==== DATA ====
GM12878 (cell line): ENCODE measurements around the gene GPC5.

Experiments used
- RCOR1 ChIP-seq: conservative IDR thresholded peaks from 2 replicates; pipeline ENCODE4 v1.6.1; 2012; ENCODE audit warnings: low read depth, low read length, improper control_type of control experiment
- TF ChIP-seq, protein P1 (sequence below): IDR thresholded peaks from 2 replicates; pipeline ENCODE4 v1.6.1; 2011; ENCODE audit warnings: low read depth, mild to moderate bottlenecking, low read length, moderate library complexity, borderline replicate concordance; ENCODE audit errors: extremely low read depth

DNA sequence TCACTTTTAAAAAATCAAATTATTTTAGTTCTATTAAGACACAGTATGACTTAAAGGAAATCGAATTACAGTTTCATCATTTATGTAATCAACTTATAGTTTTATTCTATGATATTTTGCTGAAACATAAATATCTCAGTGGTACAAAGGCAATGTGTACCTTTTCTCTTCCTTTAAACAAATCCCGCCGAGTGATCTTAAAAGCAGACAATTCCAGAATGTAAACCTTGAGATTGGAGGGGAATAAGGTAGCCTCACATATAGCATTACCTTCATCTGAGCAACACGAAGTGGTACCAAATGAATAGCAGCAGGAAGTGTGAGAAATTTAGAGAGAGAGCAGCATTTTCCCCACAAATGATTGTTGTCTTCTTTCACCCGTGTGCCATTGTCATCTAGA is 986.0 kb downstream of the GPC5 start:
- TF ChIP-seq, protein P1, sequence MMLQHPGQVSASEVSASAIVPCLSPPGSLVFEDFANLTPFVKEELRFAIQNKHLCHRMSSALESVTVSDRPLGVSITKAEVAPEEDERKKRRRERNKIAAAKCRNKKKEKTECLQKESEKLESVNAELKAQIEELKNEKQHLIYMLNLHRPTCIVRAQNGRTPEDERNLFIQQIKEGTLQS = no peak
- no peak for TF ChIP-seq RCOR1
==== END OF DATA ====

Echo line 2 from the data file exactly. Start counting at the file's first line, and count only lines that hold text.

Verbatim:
Experiments used